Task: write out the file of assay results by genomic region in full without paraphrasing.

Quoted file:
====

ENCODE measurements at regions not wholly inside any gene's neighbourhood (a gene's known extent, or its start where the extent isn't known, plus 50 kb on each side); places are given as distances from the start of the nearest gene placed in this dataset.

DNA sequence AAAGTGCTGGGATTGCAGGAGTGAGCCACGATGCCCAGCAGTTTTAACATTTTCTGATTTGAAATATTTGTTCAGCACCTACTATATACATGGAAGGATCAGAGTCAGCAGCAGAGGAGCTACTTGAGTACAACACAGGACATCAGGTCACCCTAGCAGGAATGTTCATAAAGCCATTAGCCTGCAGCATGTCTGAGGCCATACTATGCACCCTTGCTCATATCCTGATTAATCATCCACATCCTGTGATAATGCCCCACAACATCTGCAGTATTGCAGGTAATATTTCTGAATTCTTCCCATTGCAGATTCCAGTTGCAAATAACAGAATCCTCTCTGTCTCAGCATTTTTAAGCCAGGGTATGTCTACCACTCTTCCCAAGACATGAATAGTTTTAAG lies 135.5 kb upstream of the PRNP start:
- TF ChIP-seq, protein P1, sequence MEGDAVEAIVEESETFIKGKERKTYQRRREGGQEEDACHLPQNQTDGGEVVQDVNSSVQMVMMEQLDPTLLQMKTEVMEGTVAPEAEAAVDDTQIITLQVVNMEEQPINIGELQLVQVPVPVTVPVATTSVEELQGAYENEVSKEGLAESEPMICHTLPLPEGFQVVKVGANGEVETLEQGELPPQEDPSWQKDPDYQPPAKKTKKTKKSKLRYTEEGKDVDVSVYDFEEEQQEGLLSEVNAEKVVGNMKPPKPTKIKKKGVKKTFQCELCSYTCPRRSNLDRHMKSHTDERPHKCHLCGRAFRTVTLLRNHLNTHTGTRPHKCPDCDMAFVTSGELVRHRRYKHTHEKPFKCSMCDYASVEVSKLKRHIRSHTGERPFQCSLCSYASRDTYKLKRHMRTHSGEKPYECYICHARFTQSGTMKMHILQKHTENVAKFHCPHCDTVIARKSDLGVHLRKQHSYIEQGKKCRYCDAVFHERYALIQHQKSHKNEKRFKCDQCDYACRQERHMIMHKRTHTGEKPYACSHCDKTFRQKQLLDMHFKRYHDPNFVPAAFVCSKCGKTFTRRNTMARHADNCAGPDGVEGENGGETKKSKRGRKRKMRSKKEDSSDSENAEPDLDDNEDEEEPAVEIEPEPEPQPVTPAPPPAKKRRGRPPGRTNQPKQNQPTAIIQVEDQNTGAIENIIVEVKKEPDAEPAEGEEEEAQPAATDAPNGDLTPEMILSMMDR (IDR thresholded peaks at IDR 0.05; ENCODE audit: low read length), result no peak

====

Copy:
ENCODE measurements at regions not wholly inside any gene's neighbourhood (a gene's known extent, or its start where the extent isn't known, plus 50 kb on each side); places are given as distances from the start of the nearest gene placed in this dataset.

DNA sequence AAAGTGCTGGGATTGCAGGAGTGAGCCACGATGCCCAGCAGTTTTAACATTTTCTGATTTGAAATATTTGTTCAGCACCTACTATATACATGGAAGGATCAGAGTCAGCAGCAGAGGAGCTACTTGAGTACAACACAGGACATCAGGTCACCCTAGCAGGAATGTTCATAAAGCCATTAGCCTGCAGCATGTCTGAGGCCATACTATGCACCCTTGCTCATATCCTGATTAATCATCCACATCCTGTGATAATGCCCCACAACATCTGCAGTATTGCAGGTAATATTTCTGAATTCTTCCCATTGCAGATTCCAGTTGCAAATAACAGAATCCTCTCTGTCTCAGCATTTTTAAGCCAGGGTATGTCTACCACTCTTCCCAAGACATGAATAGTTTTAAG lies 135.5 kb upstream of the PRNP start:
- TF ChIP-seq, protein P1, sequence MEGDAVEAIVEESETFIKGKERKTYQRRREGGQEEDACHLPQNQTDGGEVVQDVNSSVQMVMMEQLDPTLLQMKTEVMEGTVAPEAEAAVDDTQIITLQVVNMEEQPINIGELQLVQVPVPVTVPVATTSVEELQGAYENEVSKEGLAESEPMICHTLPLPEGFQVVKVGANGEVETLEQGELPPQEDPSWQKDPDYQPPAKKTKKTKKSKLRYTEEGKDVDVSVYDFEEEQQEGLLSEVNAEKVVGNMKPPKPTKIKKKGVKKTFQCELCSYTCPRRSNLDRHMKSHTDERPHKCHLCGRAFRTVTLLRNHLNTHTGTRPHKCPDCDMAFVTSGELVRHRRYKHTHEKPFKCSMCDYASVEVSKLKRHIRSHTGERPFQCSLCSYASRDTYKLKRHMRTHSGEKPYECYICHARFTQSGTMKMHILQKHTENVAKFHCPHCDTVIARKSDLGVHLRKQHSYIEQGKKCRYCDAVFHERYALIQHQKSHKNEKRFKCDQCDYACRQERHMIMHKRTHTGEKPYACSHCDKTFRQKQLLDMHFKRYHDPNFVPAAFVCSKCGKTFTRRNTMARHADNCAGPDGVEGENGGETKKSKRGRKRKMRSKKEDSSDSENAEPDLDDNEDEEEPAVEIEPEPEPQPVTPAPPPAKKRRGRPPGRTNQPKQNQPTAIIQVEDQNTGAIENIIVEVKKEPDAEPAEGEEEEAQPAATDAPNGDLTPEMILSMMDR (IDR thresholded peaks at IDR 0.05; ENCODE audit: low read length), result no peak